A sixth potential alternative business structure regulator has emerged after an application was put forward from the legal executive sector.

CILEx Regulation, the regulatory body of the Chartered Institute of Legal Executives, wants to enable members to set up their own businesses with non-lawyer ownership and external investment.

The ABS concept has been around since the Legal Services Act 2007 signalled the liberalisation of the legal services market. Regulators of solicitors, barristers, chartered accountants, licensed conveyancers and patent attorneys can already authorise ABSs.

If the CILEx application is successful, it will increase the choice of regulators for law firms wanting to become an alternative business structure. It may also offer an option for legal executives currently working in law firms to operate their own business in the legal profession.

The Legal Services Board will consider the CILEx application and has 12 months to decide whether to grant authorised status.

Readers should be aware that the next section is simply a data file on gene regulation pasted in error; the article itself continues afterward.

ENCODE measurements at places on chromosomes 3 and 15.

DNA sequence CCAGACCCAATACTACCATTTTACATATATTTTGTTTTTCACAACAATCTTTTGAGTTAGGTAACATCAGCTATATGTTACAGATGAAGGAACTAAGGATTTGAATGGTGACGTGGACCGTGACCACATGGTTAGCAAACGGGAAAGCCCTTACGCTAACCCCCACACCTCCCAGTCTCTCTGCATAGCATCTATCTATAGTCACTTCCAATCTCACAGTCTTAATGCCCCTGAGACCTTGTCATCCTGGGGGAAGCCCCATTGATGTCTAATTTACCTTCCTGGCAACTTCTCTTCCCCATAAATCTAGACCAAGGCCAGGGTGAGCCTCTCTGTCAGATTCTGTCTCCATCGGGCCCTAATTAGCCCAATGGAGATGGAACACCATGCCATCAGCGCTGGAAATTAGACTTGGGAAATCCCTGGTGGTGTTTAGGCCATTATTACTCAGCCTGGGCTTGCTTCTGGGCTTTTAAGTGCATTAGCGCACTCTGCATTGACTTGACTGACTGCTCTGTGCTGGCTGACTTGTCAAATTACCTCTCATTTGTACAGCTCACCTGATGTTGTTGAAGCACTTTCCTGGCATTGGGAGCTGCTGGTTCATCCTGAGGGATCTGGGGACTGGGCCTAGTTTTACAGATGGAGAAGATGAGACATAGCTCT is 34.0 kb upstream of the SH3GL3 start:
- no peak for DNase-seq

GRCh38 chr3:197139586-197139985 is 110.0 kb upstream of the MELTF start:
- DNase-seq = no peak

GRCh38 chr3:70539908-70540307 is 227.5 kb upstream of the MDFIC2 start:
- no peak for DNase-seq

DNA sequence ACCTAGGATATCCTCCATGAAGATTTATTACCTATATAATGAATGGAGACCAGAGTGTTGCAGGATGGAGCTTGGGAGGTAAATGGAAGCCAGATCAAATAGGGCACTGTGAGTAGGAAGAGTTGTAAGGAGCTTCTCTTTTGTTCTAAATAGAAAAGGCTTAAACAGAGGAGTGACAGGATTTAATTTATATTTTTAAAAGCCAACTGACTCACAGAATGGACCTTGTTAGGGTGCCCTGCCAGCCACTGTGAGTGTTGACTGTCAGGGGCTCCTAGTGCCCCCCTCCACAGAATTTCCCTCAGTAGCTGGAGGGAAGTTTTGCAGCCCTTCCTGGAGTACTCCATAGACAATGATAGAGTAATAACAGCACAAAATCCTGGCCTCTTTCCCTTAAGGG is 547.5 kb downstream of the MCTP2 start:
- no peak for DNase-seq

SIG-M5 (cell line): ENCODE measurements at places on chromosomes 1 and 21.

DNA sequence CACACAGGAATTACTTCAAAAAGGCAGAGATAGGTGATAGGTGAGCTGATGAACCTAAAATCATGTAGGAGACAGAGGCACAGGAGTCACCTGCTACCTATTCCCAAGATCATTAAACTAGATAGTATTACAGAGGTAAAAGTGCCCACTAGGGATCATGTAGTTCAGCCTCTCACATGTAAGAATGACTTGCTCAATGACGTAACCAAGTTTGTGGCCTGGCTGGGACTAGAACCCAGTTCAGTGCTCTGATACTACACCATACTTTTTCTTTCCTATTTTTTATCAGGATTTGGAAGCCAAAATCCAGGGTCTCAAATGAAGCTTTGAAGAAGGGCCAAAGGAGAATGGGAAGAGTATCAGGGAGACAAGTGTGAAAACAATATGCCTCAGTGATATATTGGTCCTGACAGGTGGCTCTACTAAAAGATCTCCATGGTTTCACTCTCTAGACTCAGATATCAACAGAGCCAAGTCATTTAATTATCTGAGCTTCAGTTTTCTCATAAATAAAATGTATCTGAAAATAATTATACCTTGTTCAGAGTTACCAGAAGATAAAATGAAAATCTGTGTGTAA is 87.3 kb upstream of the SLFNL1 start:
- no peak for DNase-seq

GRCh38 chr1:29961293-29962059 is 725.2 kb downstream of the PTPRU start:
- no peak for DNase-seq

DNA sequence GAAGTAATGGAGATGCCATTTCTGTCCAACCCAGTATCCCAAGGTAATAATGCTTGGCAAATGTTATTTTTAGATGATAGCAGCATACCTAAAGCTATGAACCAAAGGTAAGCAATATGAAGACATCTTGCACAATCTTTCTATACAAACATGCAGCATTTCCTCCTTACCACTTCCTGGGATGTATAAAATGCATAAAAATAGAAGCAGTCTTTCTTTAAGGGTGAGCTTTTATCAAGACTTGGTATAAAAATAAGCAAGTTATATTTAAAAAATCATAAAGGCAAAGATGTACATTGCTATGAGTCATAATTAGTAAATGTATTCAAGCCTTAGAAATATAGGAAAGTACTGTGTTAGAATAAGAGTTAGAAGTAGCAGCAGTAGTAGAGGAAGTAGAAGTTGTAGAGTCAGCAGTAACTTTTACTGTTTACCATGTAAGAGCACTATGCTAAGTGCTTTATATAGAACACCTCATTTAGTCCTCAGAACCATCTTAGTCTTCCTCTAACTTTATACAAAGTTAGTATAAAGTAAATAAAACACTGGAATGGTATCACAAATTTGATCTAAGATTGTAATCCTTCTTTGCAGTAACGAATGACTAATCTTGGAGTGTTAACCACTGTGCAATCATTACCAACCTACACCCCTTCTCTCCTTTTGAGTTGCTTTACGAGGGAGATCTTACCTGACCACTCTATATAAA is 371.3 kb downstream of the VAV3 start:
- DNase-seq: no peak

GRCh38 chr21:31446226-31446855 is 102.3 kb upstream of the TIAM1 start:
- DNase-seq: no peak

CILEx says the greater diversity of its membership ensures that ABSs are more likely to come from a wider range of backgrounds.

In a joint statement, CILEx president Millie Grant and CILEx Regulation chair Sam Younger said: ’We see this application as integral to the opportunities developed for CILEx members in recent years. We believe that by widening the choice of legal providers for consumers, as well as the choice of regulator for legal professionals seeking to run their own firm, we are helping to encourage competition within the legal services market.‘

CILEx carried out research in late 2015 which showed a third of members were positive about operating independently, rather than being employed by solicitors, and of those around half were positive about operating as an ABS. Many were keen to conduct reserved legal work and bring in non-lawyer specialist such as a finance or marketing expert.

The ABS application states: ‘CILEx members would also have the benefit of operating within an outcomes focused, risk based, proportionate and flexible regulatory regime. Our conduct rules demand high standards of those we regulate but without being overly prescriptive or disproportionate.’